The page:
|Matthew Henry's Concise Commentary|
7:1-7 A practical disbelief of God's government was at the bottom of all israel's wickedness; as if God could not see it or did not heed it. Their sins appear on every side of them. Their hearts were inflamed by evil desires, like a heated oven. In the midst of their troubles as a nation, the people never thought of seeking help from God. The actual wickedness of men's lives bears a very small proportion to what is in their hearts. But when lust is inwardly cherished, it will break forth into outward sin. Those who tempt others to drunkenness never can be their real friends, and often design their ruin. Thus men execute the Divine vengeance on each other. Those are not only heated with sin, but hardened in sin, who continue to live without prayer, even when in trouble and distress.
Verse 2. - And they consider not in their hearts (margin, say not to their heart) that I remember all their wickedness. Between the common reading libravken and bilravken found in several manuscripts by Kennicott and De Rossi, there is a not unimportant difference. The latter, equivalent to saying "in their heart," which is the usual expression, denotes one's inward thoughts or reasonings with himself; the former, equivalent to saying "to their heart," is an address to, or remonstrance with, the heart with the view of restraining its evil purposes. God's remembrance of wickedness imports its punishment. Now their own doings have beset them about. Their doings
(1) have become evident or conspicuous as a robe or garment with which a man is surrounded, or a troop of body-guards placed about him. Or
(2) the terrors and penal consequences of their sins have surrounded them like a garment, as we elsewhere read, "He clothed himself with cursing like as with his garment." In this latter sense the figure is rather taken from enemies besieging a town or city, and beleaguering it closely all around, or from lictors, i.e. officers of the law surrounding them, or even witnesses confronting them on every side. Kimchi explains the sense as follows: "Now their evil deeds surround them, which were before my face and were not hidden from me; and, while they receive the punishment, they will remember that 1 know all the whole, and that it is I who return their reward upon their head." They are before my face, in the last clause, has a striking and awe-inspiring parallel in the ninetieth psalm: "Thou hast set our iniquities before thee, our secret sins in the light of thy countenance." Aben Ezra's exposition is somewhat obscure; it is as follows: "They think that I do not see them, and they do not observe that their actions encircle them, as they are before my face."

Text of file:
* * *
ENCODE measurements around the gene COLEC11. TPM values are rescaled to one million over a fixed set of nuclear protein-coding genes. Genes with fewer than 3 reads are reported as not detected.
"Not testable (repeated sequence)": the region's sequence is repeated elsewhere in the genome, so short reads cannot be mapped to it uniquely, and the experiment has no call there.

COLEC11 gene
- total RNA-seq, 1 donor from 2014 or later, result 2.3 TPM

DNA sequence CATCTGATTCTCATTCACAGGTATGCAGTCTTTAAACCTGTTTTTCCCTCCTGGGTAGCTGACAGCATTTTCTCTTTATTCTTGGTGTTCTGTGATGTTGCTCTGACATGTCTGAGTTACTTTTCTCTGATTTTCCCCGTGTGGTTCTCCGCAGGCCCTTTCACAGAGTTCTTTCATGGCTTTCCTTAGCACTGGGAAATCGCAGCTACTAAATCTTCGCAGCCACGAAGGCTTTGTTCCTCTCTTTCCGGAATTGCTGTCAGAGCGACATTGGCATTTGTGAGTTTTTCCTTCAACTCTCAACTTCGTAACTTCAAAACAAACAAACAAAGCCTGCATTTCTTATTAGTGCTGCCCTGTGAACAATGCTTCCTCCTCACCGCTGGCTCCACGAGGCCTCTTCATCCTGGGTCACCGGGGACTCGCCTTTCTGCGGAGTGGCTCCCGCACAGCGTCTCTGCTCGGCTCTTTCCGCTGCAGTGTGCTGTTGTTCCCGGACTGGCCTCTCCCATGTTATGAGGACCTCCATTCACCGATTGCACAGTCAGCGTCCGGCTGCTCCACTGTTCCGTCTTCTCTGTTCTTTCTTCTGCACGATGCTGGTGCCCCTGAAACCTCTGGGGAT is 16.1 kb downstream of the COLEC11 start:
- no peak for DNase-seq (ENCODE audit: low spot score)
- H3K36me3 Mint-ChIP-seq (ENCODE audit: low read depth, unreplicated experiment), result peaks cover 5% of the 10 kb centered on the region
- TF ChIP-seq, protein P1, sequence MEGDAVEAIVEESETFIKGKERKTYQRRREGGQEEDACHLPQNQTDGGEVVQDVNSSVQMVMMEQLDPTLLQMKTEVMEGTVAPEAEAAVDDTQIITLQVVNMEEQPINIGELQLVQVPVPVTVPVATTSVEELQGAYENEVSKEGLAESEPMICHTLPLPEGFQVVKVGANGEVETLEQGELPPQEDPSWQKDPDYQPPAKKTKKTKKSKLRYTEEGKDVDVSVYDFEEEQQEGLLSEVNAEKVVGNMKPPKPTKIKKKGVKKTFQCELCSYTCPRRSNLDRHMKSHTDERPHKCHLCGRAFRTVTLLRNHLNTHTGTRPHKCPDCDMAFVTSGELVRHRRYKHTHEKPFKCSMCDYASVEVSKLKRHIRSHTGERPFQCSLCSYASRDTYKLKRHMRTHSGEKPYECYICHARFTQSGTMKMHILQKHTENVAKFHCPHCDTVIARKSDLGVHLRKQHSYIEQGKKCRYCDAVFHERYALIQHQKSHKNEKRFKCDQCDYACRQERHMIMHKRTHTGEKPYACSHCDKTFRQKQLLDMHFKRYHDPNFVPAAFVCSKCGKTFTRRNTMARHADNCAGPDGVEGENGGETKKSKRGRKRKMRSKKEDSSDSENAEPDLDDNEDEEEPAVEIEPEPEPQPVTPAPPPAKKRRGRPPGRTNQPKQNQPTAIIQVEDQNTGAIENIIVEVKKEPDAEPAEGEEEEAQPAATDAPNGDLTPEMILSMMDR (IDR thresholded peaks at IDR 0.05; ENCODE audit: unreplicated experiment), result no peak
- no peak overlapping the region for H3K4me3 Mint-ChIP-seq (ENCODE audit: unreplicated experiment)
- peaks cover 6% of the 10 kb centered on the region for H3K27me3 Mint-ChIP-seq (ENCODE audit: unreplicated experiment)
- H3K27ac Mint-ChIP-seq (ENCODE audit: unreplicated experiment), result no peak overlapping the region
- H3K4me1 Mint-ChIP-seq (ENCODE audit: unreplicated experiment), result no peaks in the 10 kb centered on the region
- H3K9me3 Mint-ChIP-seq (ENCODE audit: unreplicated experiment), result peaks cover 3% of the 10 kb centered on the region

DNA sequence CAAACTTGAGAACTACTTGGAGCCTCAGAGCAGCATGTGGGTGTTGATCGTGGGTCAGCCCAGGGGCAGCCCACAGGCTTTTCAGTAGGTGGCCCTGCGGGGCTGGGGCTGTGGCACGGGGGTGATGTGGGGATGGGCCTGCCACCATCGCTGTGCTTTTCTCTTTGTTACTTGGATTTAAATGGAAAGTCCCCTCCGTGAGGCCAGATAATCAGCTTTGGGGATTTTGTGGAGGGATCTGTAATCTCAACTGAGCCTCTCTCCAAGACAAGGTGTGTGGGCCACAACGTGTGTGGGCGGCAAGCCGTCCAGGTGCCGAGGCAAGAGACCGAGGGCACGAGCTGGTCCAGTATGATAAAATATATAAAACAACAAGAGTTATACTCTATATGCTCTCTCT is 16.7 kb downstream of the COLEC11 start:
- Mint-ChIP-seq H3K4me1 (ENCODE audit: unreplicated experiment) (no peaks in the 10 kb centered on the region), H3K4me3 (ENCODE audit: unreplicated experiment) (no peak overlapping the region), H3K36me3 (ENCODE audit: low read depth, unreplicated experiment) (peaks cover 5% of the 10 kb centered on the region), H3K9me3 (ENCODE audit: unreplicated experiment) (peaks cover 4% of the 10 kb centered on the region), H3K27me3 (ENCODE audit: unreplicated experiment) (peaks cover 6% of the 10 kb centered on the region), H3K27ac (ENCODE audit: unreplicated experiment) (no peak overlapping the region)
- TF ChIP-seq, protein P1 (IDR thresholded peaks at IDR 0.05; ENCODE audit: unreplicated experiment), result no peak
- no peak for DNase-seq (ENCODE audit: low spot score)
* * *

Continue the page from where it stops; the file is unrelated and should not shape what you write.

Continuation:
Gill's Exposition of the Entire Bible
And they consider not in their hearts that I remember all their wickedness,.... That is, the people of the ten tribes, and the inhabitants of Samaria, whose iniquity and wickedness are said to be discovered, and to be very notorious: and yet "they said not to their hearts" (m), as in the original text; they did not think within themselves; they did not commune with their own hearts; they did not put themselves in mind, or put this to their consciences, that the Lord saw all their wicked actions, their idolatry, falsehood, thefts, and robberies, and whatsoever they were guilty of; that the Lord took notice of them, and put them down in the book of his remembrance, in order to call them to an account, and punish them for them:
now their own doings have beset them about; or, "that now their own doings", &c. (n); they do not consider in their hearts that their sins are all around them, on every side, committed by them openly, and in abundance, and are notorious to all their neighbours, and much more to the omniscient God: and that
they are before my face; so the Targum,
"which are revealed before me;''
were manifest in his sight, before whom all things are; but this they did not consider, and therefore went on in that bold and daring manner they did. Some understand these clauses of the punishment of their sins, which should surround them on every side, that they should not be able to escape, like persons closely besieged in a city, that they cannot get out; alluding to the future siege of Samaria, when it would be a plain case, though they did not now think of it, that all their sins were before the Lord, and were observed by him.
(m) "et non dicebant ad cor suum", Cocceius; "et non dicunt cordi suo", Schmidt. (n) "quod circumdent ipsos opera eorum", Schmidt.
Jamieson-Fausset-Brown Bible Commentary
2. consider not in their hearts—literally, "say not to," &c. (Ps 14:1).
that I remember—and will punish.
their own doings have beset them about—as so many witnesses against them (Ps 9:16; Pr 5:22).
before my face—(Ps 90:8).
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